Black Tupelo, Nyssa, is a deciduous tree that grows to 50 feet tall or more. Its simple leaves turn flaming red in the fall and the bold crooked twiggy branches make a picturesque outline against the sky in winter.
Nyssa is a genus of North American deciduous leaves. Small greenish-white flowers are followed by purple or blue fruits.
Nyssa grow naturally in moist situation in the southern half of the United States.
They are easily propagated from seed either stratified or sown as soon as ripe.
Get to know Black Tupelo
- Plant type: Deciduous tree
- Growing Zones and range: 4-8
- Hardiness: Hardy
- Height and spread: 90 feet (27m) tall and 45 feet (13.5m) wide; pyramidal form
- Foliage: Leaves are leathery and glossy dark green turning orange or scarlet in fall
- Flowers: Greenish white flowers; followed by small blue fruits on female trees in midsummer
- Bloom time: Late spring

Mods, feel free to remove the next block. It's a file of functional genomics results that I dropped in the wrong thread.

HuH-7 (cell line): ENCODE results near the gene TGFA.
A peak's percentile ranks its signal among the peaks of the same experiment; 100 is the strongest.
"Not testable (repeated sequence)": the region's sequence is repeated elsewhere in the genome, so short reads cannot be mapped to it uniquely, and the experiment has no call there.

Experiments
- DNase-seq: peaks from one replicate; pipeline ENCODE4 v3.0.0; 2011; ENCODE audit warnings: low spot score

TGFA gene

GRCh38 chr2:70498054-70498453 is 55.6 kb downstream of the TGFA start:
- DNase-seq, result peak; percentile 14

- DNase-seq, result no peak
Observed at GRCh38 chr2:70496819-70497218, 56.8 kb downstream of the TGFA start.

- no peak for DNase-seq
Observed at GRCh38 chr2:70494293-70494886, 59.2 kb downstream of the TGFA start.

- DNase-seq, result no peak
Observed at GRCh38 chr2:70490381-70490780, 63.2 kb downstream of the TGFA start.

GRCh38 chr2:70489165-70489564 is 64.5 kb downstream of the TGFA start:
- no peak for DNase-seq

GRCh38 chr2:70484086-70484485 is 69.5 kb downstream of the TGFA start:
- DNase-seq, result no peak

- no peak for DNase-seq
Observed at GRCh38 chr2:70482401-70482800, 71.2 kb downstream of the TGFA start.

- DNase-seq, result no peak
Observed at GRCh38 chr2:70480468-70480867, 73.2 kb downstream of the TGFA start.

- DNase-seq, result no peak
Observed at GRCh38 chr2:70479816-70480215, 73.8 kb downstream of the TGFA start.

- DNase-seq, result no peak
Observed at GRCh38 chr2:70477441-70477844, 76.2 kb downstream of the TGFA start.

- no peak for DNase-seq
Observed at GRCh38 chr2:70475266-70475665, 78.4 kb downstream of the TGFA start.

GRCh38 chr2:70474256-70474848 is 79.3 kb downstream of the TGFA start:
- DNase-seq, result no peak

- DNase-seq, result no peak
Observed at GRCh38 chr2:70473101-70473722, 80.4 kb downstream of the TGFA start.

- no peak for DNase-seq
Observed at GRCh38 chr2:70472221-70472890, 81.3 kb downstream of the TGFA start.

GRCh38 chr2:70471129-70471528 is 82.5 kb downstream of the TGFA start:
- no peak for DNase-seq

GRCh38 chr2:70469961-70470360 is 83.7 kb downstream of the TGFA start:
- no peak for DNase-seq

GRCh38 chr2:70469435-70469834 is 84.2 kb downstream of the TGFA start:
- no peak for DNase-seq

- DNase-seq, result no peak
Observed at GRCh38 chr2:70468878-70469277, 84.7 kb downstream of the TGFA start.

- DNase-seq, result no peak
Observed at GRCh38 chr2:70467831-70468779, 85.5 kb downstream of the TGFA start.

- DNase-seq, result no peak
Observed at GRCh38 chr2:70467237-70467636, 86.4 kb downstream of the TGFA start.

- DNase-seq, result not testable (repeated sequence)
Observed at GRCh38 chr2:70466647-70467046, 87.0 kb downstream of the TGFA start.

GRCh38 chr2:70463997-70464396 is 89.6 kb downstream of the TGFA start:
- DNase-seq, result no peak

- Uses: Specimen tree, woodland garden, fall color
- Botanical name: Nyssa sylvatica
- Common name: Black Tupelo, black gum, pepperidge
- Origin: North America
Where to plant Black Tupelo
- Grow Black Tupelo in full sun.
- Plant Black Tupelo in moist, humus-rich, well-drained soil.
- Black Tupelo is intolerant of alkaline soil.
When to plant Black Tupelo
- Transplant balled-and-burlapped or container grown Black Tupelo in early spring.
Planting and spacing Black Tupelo
- Space Black Tupelo 20 to 30 feet apart; trees grow 30 to 50 feet tall.
How to water and feed Black Tupelo
- Keep the soil evenly moist; Black Tupelo tolerates wet and dry conditions.
- Fertilize Black Tupelo by spreading aged compost to the dripline at least once a year.
Black Tupelo care
- Mulch with aged compost to keep the soil moist.
Black Tupelo common problems
- Black Tupelo has few serious pests or diseases.
Black Tupelo propagation
- Sow seed in early spring.
Black Tupelo varieties to grow
- ‘Miss Scarlet’ has outstanding red fall color and large blue berries.